Sunday, December 28, 2014

The Beginner's Goodbye: An Irresistible Treat

 The Beginner's Goodbye, a novel by Anne Tyler, has everything going for it. The plot is sufficiently quirky to grab and hold your attention, and yet entirely plausible. The characters are eccentric enough to be funny, but somehow familiar, like folks you have known. Tyler's writing style is clear and easy to read. The sentences are short and conversational because the story is written in the voice of the protagonist, Aaron. Aaron is mad at the world, and his grimly mocking point of view is the source of the book's gentle humor. The story's development reveals a level of psychological insight that makes you feel at home with a trusted friend.

Not a word is wasted; every sentence is neatly crafted to move the plot along, reveal the characters, or suggest the theme. A mere 234 pages long, it quickly comes to a satisfying resolution.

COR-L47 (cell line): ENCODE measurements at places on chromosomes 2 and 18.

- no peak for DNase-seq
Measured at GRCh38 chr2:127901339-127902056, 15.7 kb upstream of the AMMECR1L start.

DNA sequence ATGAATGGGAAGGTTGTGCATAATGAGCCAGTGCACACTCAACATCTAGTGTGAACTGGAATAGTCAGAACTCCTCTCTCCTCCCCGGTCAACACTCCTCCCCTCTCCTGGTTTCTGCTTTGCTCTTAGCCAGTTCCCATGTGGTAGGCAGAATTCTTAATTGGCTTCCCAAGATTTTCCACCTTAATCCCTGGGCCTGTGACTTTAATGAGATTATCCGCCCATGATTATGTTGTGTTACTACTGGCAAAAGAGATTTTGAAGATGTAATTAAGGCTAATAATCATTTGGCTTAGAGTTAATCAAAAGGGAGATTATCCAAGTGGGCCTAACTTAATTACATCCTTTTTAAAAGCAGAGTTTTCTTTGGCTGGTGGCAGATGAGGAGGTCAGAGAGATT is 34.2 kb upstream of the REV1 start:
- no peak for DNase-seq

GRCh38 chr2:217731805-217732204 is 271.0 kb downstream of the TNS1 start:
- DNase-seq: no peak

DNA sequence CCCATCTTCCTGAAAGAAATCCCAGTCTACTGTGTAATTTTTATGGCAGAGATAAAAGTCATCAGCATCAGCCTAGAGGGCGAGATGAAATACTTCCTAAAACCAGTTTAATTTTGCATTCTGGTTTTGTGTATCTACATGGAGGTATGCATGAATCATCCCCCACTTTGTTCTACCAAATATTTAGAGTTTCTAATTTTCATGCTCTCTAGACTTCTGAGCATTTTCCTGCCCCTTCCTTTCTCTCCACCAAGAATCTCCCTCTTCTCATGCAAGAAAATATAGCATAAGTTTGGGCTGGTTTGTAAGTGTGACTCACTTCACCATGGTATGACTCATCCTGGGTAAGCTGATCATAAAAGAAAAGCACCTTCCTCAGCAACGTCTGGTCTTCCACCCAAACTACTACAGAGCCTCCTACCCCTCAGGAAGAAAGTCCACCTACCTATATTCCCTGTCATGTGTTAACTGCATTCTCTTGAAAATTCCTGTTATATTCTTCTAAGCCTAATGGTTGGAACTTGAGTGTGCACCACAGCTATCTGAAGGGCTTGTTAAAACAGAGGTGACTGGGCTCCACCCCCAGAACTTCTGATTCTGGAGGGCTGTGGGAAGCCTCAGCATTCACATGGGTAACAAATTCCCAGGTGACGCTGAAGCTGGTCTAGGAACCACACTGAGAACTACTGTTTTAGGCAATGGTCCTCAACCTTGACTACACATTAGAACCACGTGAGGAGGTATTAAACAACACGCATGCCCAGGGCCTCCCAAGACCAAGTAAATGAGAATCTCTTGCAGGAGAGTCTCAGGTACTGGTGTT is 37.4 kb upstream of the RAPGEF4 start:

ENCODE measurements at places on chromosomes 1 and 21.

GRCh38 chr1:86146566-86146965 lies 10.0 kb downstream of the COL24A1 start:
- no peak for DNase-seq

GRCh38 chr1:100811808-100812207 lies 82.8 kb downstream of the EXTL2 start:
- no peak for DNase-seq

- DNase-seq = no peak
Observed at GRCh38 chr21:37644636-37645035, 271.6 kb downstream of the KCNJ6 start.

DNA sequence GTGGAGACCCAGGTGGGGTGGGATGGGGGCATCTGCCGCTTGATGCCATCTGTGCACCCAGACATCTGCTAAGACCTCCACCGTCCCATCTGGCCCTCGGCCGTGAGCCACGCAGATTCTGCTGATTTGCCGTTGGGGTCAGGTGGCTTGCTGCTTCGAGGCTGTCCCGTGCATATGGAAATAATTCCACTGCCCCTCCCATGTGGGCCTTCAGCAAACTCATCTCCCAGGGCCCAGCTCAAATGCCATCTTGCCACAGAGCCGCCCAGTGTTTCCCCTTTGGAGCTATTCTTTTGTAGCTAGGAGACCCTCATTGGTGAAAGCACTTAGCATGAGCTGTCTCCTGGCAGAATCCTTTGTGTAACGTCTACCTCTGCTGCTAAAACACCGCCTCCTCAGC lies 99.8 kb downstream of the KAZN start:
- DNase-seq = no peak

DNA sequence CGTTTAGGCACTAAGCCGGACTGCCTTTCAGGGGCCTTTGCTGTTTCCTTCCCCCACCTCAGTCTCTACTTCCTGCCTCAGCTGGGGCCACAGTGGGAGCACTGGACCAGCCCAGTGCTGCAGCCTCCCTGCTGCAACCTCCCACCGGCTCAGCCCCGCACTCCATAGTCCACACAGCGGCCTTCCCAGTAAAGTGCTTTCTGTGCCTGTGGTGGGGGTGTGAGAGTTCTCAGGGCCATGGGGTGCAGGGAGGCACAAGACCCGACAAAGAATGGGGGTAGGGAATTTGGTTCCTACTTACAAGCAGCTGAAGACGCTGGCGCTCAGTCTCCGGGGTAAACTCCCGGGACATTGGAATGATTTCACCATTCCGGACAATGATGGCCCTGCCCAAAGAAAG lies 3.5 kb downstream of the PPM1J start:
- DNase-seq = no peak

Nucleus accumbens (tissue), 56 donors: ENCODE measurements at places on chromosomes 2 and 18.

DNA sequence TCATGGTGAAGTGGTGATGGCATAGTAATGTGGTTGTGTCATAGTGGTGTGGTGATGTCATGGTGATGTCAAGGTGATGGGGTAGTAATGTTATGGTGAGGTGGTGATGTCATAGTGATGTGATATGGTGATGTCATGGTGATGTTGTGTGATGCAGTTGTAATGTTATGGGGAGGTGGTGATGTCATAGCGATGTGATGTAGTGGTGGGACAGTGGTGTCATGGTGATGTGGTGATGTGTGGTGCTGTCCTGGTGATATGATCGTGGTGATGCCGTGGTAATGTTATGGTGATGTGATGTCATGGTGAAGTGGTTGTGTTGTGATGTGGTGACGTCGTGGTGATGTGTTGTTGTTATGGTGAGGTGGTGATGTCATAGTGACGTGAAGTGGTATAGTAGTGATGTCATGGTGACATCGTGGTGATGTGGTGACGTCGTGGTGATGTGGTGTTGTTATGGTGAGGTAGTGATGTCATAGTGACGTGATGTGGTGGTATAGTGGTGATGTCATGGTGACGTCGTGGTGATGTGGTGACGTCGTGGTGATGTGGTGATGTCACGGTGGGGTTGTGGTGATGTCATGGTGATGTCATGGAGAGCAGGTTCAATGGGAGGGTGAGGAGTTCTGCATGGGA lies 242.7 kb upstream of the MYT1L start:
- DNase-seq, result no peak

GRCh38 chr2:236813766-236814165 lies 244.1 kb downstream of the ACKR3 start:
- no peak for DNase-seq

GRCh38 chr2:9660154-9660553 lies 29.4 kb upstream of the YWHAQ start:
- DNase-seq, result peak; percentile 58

Anne Tyler, b. 1941
Author of The Beginner's Goodbye
Internet grab
One critic complained about the novel's lack of naturalism. Though it was published in 2012, there are very few references to the equipment of the digital life. And maybe, the same critic quibbled, things come out a little too neatly in the end. These complaints come from the wrong point of view. This novel must be seen as a parable about love and relationships. To bulk it up with virtual reality would dull the point. Like a parable, the novel gives you just enough detail that in the end you feel you have learned something, something subtle and valuable.

The novel is so compact that I hesitate to say more, for fear of spoiling some discovery. The premise is stated in the first sentence: “The strangest thing about my wife’s return from the dead was how other people reacted.” The matter-of-fact tone for this outlandish statement is irresistible; I had to see what the speaker meant by that.

Anne Tyler was born the same year as I was, and her career has been enviable. She has published 19 novels, of which I have read about half. The Accidental Tourist was made into a movie. Dinner at the Homesick Restaurant was very popular, and Breathing Lessons won a Pulitzer Prize in 1989. Most of the time I try to work my way through the classic novels, like a perpetual grad student. Now and then I take a break for a novel by Anne Tyler, always a treat.